The first philosopher and scientist was Thales (640-546 BC). Born in the Aegean Sea of Milletos, he discovered how to measure the height of the pyramid while traveling through Egypt and predicted solar eclipse. He also had knowledge of astronomy and weather, such as constellations needed for sailing.
Plato's writings suggest how extraordinary Thales was. Plato wrote in his epistemological book Theaitetos as follows:
'There is a joke that is said to have been said by a clever and witty Thracian maid when Thales fell into a well while looking at the stars in the sky. She said Thales was too eager to see him floating in the sky to see him at her feet.’
Aristotle's Politics contains the following.
'Thales was criticized for his poverty. Because poverty proved the futility of philosophy. One year, Thales was convinced of a good harvest of olives the following year, using meteorological knowledge. He booked a large number of Olive milking machines for Miletos and Kios. In summer, sudden and simultaneous demand arose. Thales released all the previously promised milking machines at a high price. Having made a lot of money, he proved that philosophers can make a lot of money if they want, but they just don't want to.’
The above anecdote resonates even in this era when students are concentrated in practical studies that make money and the 'non-moneyable' humanities and natural sciences are shunned immediately. At that time, people who study Basic Studies like philosophy and mathematics had a hard time make live as today.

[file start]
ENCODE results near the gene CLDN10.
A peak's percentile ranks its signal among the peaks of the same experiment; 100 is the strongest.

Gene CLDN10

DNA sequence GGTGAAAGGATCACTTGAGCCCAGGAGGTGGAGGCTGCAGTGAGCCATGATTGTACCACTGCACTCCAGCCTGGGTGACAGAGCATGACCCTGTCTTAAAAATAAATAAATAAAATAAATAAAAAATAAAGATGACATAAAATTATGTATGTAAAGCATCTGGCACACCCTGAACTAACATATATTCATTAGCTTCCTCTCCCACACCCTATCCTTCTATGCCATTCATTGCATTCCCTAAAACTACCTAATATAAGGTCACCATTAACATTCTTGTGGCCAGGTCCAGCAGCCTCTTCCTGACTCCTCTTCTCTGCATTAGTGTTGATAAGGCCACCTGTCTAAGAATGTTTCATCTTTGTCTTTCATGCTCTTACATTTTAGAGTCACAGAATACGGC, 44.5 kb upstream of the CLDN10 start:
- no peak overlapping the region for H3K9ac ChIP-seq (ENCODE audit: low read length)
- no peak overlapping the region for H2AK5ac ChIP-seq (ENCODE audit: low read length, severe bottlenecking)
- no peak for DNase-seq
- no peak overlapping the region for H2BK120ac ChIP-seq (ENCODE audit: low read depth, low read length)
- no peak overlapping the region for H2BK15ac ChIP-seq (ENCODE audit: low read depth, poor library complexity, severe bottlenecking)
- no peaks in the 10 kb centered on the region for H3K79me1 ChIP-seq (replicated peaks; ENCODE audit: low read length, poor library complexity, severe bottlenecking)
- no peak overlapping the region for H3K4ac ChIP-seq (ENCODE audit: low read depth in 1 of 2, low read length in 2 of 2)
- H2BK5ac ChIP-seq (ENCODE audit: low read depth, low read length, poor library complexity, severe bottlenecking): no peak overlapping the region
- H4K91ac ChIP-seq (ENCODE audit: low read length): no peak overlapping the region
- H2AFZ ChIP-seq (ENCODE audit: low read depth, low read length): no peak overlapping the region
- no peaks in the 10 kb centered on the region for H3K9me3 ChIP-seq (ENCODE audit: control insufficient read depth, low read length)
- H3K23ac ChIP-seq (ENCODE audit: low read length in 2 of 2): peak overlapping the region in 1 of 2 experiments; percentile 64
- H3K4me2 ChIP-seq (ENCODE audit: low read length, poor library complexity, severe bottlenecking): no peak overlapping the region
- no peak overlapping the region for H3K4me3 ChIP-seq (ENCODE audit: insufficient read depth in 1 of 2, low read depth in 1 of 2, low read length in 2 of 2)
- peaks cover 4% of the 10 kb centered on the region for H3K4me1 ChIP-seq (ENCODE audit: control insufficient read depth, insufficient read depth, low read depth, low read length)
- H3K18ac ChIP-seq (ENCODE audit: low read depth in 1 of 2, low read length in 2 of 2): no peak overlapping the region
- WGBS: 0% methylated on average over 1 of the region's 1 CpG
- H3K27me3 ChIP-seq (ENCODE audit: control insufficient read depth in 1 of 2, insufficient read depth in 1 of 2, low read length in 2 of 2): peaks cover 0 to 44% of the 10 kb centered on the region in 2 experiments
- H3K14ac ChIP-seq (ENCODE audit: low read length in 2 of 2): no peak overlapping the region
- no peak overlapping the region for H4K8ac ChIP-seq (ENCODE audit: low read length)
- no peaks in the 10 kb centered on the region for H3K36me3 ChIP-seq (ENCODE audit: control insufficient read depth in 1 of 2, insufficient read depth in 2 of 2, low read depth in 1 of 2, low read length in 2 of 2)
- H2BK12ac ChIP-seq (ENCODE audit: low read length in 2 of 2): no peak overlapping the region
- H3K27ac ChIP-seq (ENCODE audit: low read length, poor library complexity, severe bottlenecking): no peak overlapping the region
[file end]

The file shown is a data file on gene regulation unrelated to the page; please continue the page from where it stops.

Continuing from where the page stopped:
Thales was given the title of the first philosopher because he opened a new realm of reason. He explored the nature of things. In other words, he thought deeply about what all things are made of or what the basic elements of things make up. So he comes up with the answer, 'the one' or 'the water' that makes up all the materials. Thales had shifted the basis of reason from mythological grounds to scientific exploration.
Why did Thales conclude that the element of matter is water? This question can be inferred from the fact that he traveled to Egypt and Babylon, which were then advanced academic countries, when he was young. Coincidentally, in Egyptian and Babylonian myths, all things are said to have originated from water. The two civilizations formed against the backdrop of the river and flourished.
There is a saying that Egyptian civilization is a gift from the Nile. As such, it is no wonder that the Nile River (water) was considered the source of all matter to Egyptians. Mesopotamian and Babylonian civilizations also flourished in the 'Fertile Crescent' formed by the Tigris Euphrates River. The blessing of the river (water) was no different from Egypt.
The great flood that fertile the land was both a great gift from heaven and a disaster. So people had to prepare for the flooding. They would have had to predict the timing of the flood, measure the land behind the flood, and needed civil engineering work to measure it. That's why mathematics and civil engineering technology were developed early in Egypt. It is well known that the word 'geometry' means measuring land. Before Thales' visit, it was said that not only the myth that the source of all things was water, but also mathematics, civil engineering, and astronomical observation techniques had been developed.